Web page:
UP Assembly Elections 2017: Flooding of farms part of their life, it will not dictate how they vote

At Dara Nagar in Bijnor, villagers say they lost nearly 15,000 bighas when the Ganga changed its course last year.

Written by Krishn Kaushik | Gajraula | Updated: February 17, 2017 12:05 pm
UP elections, UP elections 2017, Uttar Pradesh elections, UP assembly elections, assembly elections, assembly elections 2017, bijnor, ganga water flooding, UP ganga water flooding, flooding problem uttar pradesh, UP election coverage Satya Pal with his son; his 25 bighas sustain five families. Krishn Kaushik

SATYA PAL, 36, takes a cartload of cattle dump to fertilise his farm in Rehmanpur village, part of Chandpur in Bijnor district. Rehmanpur and Husainpur, where Pal lives, are just two of hundreds of villages on the Ganga’s banks that are flooded annually. That isn’t, however, what will decide Pal’s vote in Chandpur Wednesday. He will vote for the BSP’s haathi, simply because he belongs to the Jatav caste.

Pal’s 25 bighas farmland, which is at the mercy of the river, supports five families. He has five children, his brother has three, and there are also the families of three of his cousins, besides his father and his uncle. Every bigha, Pal estimates, should ideally yield 40 quintals sugarcane, but the flooding last year restricted it to five or six quintals per bigha. It earned the five families a combined Rs 30,000, part of it sold in the local market at Rs 180 per quintal as they needed the money immediately, the rest sold to mills at Rs 320 per quintal.

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Pal has recently harvested last year’s crop and will sow wheat on about three bighas to earn a little extra, with his eldest son getting married soon. On the rest of his land, he will grow sugarcane again. If sowing is late, the floods of May-June will destroy all the plants that haven’t already grown over the water level. Whatever remains submerged dies eventually. Even when the entire crop isn’t under water, Pal’s family needs to work on other people’s farms to sustain.

Such labour earns Pal Rs 250 a day; he also tries to work under MNREGA for Rs 160 a day. Last year, Pal says, only 15 days’ work was provided in his village, and even for that payments were delayed. His family has an outstanding bank loan of about Rs 37,000, which is more than what the five families earned together last year. He can barely manage the interest. With the upcoming wedding, the family will further go into debt, Pal muses, smiling.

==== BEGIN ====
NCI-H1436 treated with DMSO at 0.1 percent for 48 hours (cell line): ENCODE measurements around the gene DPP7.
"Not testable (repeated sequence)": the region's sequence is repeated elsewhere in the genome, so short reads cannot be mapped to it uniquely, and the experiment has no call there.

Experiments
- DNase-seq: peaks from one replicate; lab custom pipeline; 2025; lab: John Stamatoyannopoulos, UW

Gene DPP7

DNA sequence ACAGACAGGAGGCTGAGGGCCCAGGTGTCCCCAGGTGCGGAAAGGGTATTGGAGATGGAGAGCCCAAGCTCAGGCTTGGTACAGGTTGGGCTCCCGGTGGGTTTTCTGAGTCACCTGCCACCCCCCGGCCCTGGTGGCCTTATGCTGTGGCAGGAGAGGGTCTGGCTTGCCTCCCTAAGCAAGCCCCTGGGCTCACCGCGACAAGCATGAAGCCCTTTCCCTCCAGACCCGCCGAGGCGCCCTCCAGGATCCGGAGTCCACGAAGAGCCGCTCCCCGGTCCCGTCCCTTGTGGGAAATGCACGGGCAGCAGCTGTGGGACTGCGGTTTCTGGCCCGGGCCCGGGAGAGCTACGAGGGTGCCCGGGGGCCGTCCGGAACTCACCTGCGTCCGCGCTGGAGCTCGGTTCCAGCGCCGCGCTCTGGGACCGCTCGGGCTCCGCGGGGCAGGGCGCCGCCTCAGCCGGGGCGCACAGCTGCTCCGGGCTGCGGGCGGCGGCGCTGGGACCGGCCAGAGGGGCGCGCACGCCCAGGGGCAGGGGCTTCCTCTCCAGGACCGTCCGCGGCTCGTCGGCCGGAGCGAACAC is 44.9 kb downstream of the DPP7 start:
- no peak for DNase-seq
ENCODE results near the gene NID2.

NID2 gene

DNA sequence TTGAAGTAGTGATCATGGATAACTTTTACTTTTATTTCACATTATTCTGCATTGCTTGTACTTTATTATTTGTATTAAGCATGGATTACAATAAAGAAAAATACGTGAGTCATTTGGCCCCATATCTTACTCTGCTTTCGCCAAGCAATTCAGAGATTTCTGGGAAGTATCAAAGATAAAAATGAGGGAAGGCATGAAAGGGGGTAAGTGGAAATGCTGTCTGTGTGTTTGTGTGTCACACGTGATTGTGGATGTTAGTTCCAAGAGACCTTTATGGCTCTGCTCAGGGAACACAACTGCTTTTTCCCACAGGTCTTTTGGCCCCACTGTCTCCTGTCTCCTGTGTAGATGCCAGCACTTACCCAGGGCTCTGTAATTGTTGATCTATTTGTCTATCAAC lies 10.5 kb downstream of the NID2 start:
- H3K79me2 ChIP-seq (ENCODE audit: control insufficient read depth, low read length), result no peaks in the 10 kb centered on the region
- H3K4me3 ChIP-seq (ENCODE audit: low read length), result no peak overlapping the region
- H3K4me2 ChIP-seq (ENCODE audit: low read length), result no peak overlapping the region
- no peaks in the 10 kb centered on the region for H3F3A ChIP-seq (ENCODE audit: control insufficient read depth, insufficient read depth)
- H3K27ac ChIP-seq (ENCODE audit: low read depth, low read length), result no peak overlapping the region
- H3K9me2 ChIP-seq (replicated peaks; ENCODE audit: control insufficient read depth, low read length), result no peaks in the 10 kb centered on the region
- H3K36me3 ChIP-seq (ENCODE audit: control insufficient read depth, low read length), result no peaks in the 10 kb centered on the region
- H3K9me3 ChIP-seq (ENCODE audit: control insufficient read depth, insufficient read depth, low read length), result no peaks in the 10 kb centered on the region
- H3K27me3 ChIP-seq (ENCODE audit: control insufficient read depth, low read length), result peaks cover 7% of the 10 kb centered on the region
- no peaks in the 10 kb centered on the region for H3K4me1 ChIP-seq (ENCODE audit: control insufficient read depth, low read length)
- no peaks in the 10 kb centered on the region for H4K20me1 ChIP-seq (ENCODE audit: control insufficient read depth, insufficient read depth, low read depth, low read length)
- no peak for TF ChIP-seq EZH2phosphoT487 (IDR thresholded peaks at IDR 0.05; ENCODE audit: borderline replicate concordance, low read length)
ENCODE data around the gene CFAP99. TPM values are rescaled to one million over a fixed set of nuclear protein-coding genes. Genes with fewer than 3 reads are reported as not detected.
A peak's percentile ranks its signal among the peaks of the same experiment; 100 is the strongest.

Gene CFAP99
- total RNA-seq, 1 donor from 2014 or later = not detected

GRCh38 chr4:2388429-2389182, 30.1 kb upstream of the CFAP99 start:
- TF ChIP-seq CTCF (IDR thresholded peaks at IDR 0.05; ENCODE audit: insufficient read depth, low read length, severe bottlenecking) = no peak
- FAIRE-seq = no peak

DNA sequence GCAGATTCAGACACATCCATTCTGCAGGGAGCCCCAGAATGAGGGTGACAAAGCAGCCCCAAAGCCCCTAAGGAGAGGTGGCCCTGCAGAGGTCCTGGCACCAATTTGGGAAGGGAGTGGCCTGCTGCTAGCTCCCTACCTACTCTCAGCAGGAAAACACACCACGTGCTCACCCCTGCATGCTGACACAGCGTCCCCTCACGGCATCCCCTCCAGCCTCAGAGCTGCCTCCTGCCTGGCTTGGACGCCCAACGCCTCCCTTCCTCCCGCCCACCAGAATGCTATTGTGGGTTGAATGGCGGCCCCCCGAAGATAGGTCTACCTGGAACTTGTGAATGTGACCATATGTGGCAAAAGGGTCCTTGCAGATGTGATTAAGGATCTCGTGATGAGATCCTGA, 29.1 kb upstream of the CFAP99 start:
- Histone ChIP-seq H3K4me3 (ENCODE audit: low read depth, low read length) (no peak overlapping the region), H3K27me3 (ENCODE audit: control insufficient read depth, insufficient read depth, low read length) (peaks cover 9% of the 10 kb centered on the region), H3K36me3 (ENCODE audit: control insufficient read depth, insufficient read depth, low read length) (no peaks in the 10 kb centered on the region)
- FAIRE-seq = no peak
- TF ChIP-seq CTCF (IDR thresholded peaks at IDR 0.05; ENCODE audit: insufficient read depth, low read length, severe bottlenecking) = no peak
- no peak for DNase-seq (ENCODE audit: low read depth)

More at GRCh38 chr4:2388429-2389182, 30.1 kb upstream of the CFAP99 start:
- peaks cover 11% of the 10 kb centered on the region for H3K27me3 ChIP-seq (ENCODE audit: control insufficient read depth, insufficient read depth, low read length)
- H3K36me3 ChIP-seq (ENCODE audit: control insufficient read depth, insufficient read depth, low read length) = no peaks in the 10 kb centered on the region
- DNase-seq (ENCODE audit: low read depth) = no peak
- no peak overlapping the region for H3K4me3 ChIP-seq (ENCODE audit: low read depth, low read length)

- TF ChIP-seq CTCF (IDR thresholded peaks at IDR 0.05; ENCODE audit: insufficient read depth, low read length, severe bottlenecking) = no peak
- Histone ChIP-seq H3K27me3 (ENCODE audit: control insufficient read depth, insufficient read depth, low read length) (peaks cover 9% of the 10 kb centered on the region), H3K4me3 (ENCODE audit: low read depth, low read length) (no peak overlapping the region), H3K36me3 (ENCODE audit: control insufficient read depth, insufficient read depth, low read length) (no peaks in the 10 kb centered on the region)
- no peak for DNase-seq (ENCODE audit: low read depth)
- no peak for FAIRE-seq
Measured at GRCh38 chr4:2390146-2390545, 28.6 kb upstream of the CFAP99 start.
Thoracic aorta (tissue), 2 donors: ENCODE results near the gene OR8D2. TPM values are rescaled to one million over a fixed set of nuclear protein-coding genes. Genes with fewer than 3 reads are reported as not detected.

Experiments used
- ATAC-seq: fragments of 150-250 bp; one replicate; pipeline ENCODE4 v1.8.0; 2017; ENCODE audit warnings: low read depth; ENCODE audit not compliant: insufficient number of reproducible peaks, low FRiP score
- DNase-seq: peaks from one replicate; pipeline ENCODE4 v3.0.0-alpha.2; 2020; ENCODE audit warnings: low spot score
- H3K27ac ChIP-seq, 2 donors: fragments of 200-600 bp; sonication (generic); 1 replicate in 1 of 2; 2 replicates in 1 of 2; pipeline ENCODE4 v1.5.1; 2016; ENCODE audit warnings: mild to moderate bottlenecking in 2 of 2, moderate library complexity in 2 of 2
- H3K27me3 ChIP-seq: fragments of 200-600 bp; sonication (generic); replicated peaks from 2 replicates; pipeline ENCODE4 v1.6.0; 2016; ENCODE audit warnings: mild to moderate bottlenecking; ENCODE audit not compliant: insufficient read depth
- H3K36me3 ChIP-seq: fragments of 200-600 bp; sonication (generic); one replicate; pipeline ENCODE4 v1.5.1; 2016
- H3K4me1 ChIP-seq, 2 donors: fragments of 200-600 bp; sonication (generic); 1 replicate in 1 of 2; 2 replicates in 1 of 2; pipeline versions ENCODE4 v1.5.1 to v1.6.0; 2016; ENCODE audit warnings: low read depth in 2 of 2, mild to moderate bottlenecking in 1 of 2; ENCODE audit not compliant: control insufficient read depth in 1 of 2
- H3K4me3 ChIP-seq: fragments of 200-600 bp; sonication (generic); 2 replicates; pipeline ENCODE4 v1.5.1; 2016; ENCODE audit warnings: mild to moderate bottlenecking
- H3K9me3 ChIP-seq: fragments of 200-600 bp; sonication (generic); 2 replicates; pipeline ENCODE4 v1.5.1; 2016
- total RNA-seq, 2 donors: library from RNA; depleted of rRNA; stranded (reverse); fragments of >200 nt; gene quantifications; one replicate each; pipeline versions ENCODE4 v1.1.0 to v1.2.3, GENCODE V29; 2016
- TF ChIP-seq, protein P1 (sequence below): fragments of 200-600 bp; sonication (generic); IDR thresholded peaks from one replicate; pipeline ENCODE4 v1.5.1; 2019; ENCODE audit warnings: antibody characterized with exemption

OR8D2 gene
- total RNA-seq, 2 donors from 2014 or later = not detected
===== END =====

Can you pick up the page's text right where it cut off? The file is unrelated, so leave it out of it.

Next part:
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He sends his five children to a private school, the fees Rs 120 a month, for he finds the government school poor. The government’s role in his life is limited. He says he did not receive rations until three or four months ago; now he gets 10 kg rice and wheat each for Rs 80 per month for his family of seven. His family, he says, has never got any pension or any money under Mahamaya or other government scheme for women, allegedly because his village chief says the list doesn’t have their names.

It’s not just small farms under the threat; the Ganga can flood larger plots too, he says. It can partially submerge his home village several km away from the banks, bringing down houses and shops. During these months, they get at most food, for which Pal credits Mohammad Iqbal, the incumbent BSP MLA.

No one in his village has ever received any compensation for destroyed houses, crop or lives, Pal says. So it is not an electoral issue for him or his village of 1,770 people.  Neither is it so in many villages The Indian Express visited in Chandpur as well as Bijnor that vote Wednesday, nor in Hastinapur that voted last Saturday. In Lattipur and Hansapur of Hastinapur, across the river from Rehmanpur, residents say flooding is a critical problem but not an electoral issue that anyone even promises to address. The villagers, most of them Sikhs who came here after Partition, say they are split between the BSP (because of the large local population of SCs) and the BJP (for Narendra Modi).

At Dara Nagar in Bijnor, villagers say they lost nearly 15,000 bighas when the Ganga changed its course last year. Their village is next to forest land, which some try to cultivate when the river floods their farms.  During the years the river gives the village their land back, bhooswamis, or land grabbers, capture land whether or not any villager owns it. “They belong to all parties. SP, BSP and BJP,” one villager alleges. Others, including rightful owners of that land, then work as farmhands. They don’t see a solution to these problems, thus don’t expect it to be addressed politically. “Ganga provides, Ganga takes away,” one villager says.

Standing at a trisection facing the Ganga, another villager says the houses to the left belong to Dalits, who will vote for the BSP. Those to the right belong mostly to Muslims; these will vote for SP. Houses close to the trisection and towards State Highway 51 belong to upper caste Hindus, who will go with “phool”, or the BJP.

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